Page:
The Iranian director Asghar Farhadi has no problems working in a language that isn’t his own, and in the drama “Everybody Knows” he finds marital strife in a Spanish village just as easily as he has in a Tehran apartment building in “A Separation” and “The Salesman.”
Laura (Penélope Cruz) has just arrived from Buenos Aires back to this village in Spain, and her sister Ana (Imma Cuesta) has picked her, along with Laura’s 16-year-old daughter Irene (Carla Campra) and young son Diego (Ivan Chávero), up at the airport. Ana’s getting married, to Joan (Roger Casamajor), and everyone is staying at the family hotel, now run by oldest sister Mariana (Elvira Mínguez) and her husband Fernando (Eduard Fernández).
Being a small town, it’s not long before Laura runs into Paco (Javier Bardem), who runs a prosperous winery just outside of town. Paco is shown giddily in love with his wife, Bea (Barbara Lennie), but its no secret in the village that Paco and Laura were in love with each other when they were teens.
Also being a small town, it hasn’t gone unnoticed that Laura’s Argentine husband, Alejandro (Ricardo Darîn), didn’t come with his family on this trip.
The wedding goes off smoothly, except for the church bells going off at the wrong time — because Irene is flirting with Paco’s nephew Felipe (Sergio Castellanos) in the clock tower during the service. The reception, in the courtyard of the family hotel, is a boisterous affair with music and plenty of Paco’s wine. But the merriment ends abruptly, when Laura notices Irene has gone missing.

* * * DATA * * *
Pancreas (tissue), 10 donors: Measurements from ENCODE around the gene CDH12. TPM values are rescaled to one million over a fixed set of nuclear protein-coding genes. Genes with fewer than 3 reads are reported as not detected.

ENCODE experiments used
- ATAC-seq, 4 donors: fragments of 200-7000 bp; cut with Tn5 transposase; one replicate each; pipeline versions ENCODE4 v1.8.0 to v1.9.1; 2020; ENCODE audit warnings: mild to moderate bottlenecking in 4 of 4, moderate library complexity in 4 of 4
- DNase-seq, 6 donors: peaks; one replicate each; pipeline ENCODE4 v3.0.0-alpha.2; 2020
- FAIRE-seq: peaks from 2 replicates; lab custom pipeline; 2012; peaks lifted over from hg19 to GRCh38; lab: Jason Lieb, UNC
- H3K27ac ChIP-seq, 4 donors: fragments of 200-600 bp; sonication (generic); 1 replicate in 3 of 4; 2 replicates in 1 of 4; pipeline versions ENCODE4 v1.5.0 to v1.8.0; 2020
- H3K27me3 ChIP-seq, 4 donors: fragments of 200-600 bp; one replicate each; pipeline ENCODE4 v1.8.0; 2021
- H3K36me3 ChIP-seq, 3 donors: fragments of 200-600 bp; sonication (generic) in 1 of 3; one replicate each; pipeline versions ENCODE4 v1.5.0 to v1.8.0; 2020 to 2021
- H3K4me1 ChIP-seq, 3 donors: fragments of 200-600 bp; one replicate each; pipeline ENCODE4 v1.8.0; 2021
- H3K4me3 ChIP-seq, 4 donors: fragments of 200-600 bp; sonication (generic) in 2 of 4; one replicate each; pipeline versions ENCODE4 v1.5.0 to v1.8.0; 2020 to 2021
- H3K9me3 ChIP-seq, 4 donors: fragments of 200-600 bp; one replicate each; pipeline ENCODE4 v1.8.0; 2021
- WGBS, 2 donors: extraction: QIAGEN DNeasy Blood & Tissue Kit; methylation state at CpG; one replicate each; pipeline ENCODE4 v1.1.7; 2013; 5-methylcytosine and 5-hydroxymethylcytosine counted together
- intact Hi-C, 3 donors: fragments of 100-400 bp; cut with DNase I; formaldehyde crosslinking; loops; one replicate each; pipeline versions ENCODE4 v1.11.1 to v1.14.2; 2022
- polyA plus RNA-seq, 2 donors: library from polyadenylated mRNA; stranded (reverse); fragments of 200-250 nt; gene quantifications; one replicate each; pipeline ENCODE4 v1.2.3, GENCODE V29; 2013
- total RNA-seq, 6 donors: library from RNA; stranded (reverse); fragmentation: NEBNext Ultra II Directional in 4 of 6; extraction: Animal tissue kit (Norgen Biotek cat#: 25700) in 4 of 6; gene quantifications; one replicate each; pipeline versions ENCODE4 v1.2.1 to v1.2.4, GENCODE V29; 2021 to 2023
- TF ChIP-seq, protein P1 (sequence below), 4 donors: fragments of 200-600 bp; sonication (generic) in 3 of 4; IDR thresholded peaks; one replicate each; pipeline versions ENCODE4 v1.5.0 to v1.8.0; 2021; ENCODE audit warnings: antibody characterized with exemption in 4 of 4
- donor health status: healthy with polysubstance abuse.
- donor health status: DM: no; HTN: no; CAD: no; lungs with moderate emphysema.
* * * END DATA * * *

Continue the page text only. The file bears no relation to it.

What follows, in Farhadi’s intense script, are recriminations, accusations, old grudges, and one big family secret that’s revealed when Laura is at her most desperate.
Farhadi keeps the tension drum-tight, often with little more than raw, emotional dialogue and a powerful ensemble cast. Leading the way are Cruz and Bardem, as the married-in-real-life Oscar winners grab onto their meaty roles with both hands and extract the maximum dramatic energy from them.
Farhadi plays with the audience’s expectations, right down to the title. In this small town, it’s assumed that everybody knows everyone else’s secrets — but what’s most compelling in Farhadi’s story is how nobody knows what they’ll do when things are at their worst.
Opened February 8 in select cities; opens Friday, March 8, at the Broadway Centre Cinemas (Salt Lake City). Rated R for some language. Running time: 124 minutes; in Spanish with subtitles.